As part of its aim to improve access to justice, the Rules Committee, the body responsible for the rules of procedure in New Zealand’s courts, has released a paper setting out suggested reforms for civil litigation across the High Court, District Court, and Disputes Tribunal. These proposals, if enacted, would represent some of the most significant changes to the court process in decades.
The reforms are aimed at facilitating better access to the courts, improving confidence in the court system for civil litigants, and bringing the justice system’s workflow under control as it grapples with the weight of an enormous backlog, exacerbated by the COVID-19 pandemic.
These proposals are only draft at this point, and the Rules Committee is seeking further input and submissions before making final recommendations.
Proposed changes to the High Court
The Rules Committee’s proposals for the High Court are particularly far-reaching and would mark a significant departure from current practice. The aim is that over time they would result in a culture shift, away from a “maximalist” approach to litigation. The proposals include:
- current discovery rules be replaced by an adapted type of initial disclosure, where all parties must disclose the key documents that they rely on and any adverse documents, with additional disclosure as directed by a judge;
- an initial issues conference, where the merits of the claim would be fully addressed and discussed;
- a default position of interlocutory applications being dealt with on the papers, unless a hearing is considered necessary;
- the hearing placing greater emphasis on documentary evidence, and most evidence being given by affidavit;
- less leniency towards affidavits which are filed containing argumentative material, possibly by imposing adverse costs awards as a deterrent against noncompliant affidavits; and
- limiting the use of expert witnesses to one per topic per side, and encouraging the use of court-appointed independent experts.
Proposed changes to the District Court
The Rules Committee acknowledged that civil litigation in the District Court leaves a great deal to be desired. However, they suggest that here the problem is not with the operational rules, but instead with resourcing. Proposed changes to the District Court include:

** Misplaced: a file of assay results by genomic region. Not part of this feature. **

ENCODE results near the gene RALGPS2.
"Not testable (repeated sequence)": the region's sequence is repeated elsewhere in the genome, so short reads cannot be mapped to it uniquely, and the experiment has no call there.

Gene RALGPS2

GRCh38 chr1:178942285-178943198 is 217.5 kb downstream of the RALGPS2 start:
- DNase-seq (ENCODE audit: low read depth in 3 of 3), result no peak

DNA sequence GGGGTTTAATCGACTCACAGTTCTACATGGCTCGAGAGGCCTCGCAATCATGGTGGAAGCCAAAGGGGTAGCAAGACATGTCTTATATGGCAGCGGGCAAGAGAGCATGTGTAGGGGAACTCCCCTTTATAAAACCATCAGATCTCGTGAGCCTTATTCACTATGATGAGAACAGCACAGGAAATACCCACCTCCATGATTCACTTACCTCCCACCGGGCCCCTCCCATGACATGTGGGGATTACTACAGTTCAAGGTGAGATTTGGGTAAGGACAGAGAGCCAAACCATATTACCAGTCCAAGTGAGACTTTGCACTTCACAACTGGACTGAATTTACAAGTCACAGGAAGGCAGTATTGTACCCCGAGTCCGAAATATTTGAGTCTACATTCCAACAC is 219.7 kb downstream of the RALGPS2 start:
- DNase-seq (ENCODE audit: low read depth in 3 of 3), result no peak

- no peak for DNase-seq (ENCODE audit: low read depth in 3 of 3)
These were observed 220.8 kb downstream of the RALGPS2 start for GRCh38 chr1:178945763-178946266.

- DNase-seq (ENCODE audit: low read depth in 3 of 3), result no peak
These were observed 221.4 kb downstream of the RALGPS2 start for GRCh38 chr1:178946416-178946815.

- the creation of a new role of “Principal Civil District Court Judge” to manage and oversee the civil litigation workflow within the District Courts;
- the introduction of part-time Deputy Judges who also continue to work in private practice, such as Queen’s Counsel or other senior practitioners (a process used overseas, including the United Kingdom);
- changing the process of bringing a claim to the District Court for civil litigants, particularly in debt recovery matters, by introducing a pre-action protocol; and
- allowing more flexible processes for determining the substantive claim, including allowing judges to direct that a hearing be held based on initial disclosure alone, without any additional discovery.
Proposed changes to the Disputes Tribunal
The Rules Committee recognised the success of tribunals in bringing swift resolution to parties, without the need for the high costs of lawyers. Suggested reforms for the Disputes Tribunal include:
- renaming the Disputes Tribunal to the “Small Claims Court” or “Community Court”;
- substantially increasing the jurisdiction of the Disputes Tribunal, which is currently $30,000, to perhaps as high as $100,000, in recognition of the reality that claims for less than $100,000 are often not economical to litigate in the District Court or higher;
- introducing a right of appeal for claims above $50,000; and
- establishing a procedure for claimants to enforce a successful award, without needing to use the District Court processes.
The Rules Committee has invited comment and submissions from all areas of the community. Submissions will be accepted until Friday 2 July 2021. You can read the entire paper published by the Rules Committee here.
If you have any questions about any aspects of civil litigation, or would like assistance with drafting submissions on these proposals, please contact a member of our litigation and dispute resolution team.
Disclaimer: The content of this article is general in nature and not intended as a substitute for specific professional advice on any matter and should not be relied upon for that purpose.